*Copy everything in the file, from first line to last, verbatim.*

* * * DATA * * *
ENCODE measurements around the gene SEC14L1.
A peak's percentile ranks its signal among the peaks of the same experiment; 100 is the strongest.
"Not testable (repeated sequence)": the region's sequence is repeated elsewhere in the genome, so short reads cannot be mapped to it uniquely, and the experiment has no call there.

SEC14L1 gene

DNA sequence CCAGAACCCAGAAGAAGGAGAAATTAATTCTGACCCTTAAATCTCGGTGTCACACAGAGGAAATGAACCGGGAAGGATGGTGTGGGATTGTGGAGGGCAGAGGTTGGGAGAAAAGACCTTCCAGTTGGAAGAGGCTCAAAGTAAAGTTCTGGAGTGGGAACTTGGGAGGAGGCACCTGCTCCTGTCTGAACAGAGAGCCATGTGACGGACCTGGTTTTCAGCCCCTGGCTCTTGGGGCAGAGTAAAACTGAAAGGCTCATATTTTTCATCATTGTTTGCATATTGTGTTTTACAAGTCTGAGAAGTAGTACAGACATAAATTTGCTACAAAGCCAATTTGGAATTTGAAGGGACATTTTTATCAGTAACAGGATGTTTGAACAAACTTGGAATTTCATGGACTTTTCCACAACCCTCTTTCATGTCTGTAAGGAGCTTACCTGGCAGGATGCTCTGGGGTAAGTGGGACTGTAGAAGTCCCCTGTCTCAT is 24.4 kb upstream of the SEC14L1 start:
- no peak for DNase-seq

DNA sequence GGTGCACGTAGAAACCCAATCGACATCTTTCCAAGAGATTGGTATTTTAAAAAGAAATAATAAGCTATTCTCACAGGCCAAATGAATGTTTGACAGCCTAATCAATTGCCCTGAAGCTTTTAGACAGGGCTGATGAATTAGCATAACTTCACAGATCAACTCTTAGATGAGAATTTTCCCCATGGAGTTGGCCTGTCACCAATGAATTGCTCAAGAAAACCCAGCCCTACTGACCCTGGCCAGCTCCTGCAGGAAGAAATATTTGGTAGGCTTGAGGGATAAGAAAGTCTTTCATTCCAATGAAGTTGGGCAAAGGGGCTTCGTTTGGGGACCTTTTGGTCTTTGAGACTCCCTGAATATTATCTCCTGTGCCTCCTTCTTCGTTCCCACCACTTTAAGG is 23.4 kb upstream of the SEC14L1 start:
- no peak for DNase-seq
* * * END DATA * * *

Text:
ENCODE measurements around the gene SEC14L1.
A peak's percentile ranks its signal among the peaks of the same experiment; 100 is the strongest.
"Not testable (repeated sequence)": the region's sequence is repeated elsewhere in the genome, so short reads cannot be mapped to it uniquely, and the experiment has no call there.

SEC14L1 gene

DNA sequence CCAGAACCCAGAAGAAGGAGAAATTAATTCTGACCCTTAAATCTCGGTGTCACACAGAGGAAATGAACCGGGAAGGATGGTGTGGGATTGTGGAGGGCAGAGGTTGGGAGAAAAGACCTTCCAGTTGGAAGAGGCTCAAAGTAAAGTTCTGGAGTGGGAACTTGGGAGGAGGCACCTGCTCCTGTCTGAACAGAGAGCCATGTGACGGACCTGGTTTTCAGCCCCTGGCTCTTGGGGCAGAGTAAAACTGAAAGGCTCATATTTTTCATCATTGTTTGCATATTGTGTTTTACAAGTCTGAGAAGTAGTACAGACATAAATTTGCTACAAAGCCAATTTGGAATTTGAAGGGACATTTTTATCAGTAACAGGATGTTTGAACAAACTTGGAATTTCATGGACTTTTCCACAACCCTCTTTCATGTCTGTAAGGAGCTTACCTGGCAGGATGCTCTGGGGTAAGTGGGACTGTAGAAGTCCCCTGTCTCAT is 24.4 kb upstream of the SEC14L1 start:
- no peak for DNase-seq

DNA sequence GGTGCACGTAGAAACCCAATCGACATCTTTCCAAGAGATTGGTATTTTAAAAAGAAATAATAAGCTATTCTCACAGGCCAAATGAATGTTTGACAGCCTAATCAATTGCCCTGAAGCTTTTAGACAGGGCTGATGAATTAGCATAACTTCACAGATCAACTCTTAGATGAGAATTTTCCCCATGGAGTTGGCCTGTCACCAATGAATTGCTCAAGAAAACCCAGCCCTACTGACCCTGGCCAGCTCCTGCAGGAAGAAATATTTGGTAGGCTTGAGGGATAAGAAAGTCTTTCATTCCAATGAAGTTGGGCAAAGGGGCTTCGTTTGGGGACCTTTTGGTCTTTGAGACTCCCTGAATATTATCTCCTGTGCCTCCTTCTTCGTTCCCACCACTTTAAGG is 23.4 kb upstream of the SEC14L1 start:
- no peak for DNase-seq